The Live DVD contains KIWI-LTSP server that can be enabled even by non-technical user, it comes bundled with tons of useful applications from openSUSE Education, Build Service and Packman repositories. With the KIWI-LTSP server you can PXE(network) boot other PCs to use this live DVD without installing or modifying anything on them. Booting from hard disk again will leave those PCs as they were.(Please note that running LTSP from Live DVD/USB is meant for demo/testing purpose only, install on the hard disk to use it in production).

This distribution includes LAMP (LAMP stands for Linux, Apache, MySQL and PHP) that is needed for developing or hosting PHP websites and all other major development tools.

The aim of this DVD is to provide complete education and development resources for parents, students, teachers as well as IT admins running labs at educational institutes, if you think there is something missing that you absolutely must have on the DVD, drop us a line see “Communicate” here. openSUSE:Education-Li-f-e


Edubuntu is a grassroots movement, we aim to get Ubuntu into schools, homes and communities and make it easy for users to install and maintain their systems.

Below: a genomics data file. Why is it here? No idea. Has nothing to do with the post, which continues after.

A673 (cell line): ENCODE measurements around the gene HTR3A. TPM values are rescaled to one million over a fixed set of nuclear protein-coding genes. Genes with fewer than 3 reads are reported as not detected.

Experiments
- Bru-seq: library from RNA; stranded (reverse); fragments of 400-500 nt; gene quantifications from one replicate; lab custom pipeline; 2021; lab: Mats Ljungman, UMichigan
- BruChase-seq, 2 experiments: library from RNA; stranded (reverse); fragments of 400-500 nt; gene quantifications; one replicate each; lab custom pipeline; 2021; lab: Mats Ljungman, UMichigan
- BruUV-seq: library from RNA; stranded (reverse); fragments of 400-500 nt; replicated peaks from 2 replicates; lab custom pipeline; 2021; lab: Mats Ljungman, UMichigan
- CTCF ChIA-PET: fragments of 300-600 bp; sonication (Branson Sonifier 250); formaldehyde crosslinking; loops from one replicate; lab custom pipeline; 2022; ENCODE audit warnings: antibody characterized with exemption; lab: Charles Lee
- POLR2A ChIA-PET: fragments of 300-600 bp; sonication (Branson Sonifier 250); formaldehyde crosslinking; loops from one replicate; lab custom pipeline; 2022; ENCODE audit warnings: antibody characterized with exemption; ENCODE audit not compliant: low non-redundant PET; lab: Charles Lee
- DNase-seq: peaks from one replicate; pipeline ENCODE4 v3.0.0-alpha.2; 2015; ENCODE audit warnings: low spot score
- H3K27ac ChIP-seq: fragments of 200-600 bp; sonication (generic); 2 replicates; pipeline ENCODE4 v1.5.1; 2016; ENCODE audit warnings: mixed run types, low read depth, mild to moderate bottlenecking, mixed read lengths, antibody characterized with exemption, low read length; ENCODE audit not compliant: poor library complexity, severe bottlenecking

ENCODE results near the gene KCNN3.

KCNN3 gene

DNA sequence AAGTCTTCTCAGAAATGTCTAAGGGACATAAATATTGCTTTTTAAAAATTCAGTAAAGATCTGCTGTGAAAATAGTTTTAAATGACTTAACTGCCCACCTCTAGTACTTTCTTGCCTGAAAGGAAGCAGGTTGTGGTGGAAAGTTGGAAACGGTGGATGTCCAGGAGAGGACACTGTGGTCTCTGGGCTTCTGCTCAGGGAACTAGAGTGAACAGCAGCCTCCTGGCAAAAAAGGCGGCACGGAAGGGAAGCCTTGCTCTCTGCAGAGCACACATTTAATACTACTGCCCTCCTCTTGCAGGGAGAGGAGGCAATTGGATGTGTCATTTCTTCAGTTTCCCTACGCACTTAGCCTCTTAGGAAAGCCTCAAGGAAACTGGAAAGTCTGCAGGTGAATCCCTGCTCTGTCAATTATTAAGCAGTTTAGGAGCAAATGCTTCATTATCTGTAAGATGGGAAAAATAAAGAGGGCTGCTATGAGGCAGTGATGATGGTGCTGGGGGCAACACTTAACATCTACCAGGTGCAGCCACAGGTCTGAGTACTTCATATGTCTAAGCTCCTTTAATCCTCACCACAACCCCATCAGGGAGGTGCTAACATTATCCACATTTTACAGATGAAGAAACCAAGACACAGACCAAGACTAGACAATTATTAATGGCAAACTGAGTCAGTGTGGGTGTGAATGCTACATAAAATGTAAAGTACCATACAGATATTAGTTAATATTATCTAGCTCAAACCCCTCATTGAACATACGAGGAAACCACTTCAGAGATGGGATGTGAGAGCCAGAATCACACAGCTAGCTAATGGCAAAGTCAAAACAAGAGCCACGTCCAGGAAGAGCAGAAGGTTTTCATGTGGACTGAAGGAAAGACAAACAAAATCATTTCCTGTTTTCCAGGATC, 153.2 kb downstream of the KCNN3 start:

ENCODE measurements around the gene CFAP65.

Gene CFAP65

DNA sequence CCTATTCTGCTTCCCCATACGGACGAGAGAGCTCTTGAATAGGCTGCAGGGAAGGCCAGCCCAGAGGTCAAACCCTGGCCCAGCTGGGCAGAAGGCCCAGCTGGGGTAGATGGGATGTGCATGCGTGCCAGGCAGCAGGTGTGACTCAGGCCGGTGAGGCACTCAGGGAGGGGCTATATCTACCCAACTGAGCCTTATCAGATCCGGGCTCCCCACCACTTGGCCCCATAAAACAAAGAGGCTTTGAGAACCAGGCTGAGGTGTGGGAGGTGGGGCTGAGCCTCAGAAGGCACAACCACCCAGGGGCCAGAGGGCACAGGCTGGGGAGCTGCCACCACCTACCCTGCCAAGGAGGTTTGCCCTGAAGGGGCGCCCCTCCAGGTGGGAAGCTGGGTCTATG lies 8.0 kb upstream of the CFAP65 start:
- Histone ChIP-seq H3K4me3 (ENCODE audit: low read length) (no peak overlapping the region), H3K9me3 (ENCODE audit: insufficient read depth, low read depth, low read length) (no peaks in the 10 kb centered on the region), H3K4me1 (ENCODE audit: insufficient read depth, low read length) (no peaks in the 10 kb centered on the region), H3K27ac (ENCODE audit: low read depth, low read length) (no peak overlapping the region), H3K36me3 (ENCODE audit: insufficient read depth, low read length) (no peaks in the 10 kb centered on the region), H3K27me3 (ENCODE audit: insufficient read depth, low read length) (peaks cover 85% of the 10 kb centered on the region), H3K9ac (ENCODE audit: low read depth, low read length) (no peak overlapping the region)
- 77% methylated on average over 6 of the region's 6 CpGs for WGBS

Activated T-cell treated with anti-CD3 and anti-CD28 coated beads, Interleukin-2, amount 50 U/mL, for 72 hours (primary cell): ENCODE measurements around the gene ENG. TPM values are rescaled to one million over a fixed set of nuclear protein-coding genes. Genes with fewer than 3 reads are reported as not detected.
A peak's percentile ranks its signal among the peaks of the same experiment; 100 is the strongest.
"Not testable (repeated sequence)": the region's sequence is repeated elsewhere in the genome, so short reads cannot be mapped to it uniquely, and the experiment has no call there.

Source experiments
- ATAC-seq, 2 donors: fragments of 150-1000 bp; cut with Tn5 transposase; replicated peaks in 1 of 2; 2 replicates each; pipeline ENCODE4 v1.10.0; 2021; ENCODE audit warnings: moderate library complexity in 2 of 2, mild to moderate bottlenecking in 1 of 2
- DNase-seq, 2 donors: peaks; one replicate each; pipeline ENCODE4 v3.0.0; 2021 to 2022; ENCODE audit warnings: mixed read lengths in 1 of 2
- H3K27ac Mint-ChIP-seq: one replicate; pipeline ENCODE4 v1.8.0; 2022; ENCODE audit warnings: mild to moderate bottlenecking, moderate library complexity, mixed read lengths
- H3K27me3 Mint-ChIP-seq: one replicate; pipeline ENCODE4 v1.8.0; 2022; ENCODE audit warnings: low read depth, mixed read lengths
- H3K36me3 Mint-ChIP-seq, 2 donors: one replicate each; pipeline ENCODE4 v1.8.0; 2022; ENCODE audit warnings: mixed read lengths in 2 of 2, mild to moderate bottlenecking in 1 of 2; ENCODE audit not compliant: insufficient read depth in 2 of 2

We are students, teachers, parents and hackers who believe that learning and knowledge should be available to everyone who wants to improve themselves and the world around them. Edubuntu

One Laptop per child

One Laptop Per Child
One Laptop Per Child

One laptop per child is a concept. It is an education project, not a laptop project. It can be implemented in more than one way, by no means limited to the embodiment of the OLPC non-profit associations so-called $100 Laptop. The argument for olpc is simple: many childrenespecially those in rural parts of developing countrieshave so little access to schoolin some cases just a treethat building schools and training teachers is only one wayperhaps the slowest wayto alleviate the situation. While such building programs and teacher education must not stop, another and parallel method advised by OLPC is to leverage the children themselves by engaging them more directly in their own learning. It may sound implausible to equip the poorest children with connected laptops when rich children may not have them, but it is not. Laptops can be affordable and children are more capable than they are given credit for. One Laptop per Child


Qimo is a desktop operating system designed for kids. Based on the open source Ubuntu Linux desktop, Qimo comes pre-installed with educational games for children aged 3 and up. Qimos interface has been designed to be intuitive and easy to use, providing large icons for all installed games, so that even the youngest users have no trouble selecting the activity they want. Qimo for Kids


Knosciences CD let you test many recents and powerful free applications for Education Knosciences is a GNU/Linux Bootable CD for Education

The Barnix distribution was designed by students at Barnfield College to ease people into the world of Linux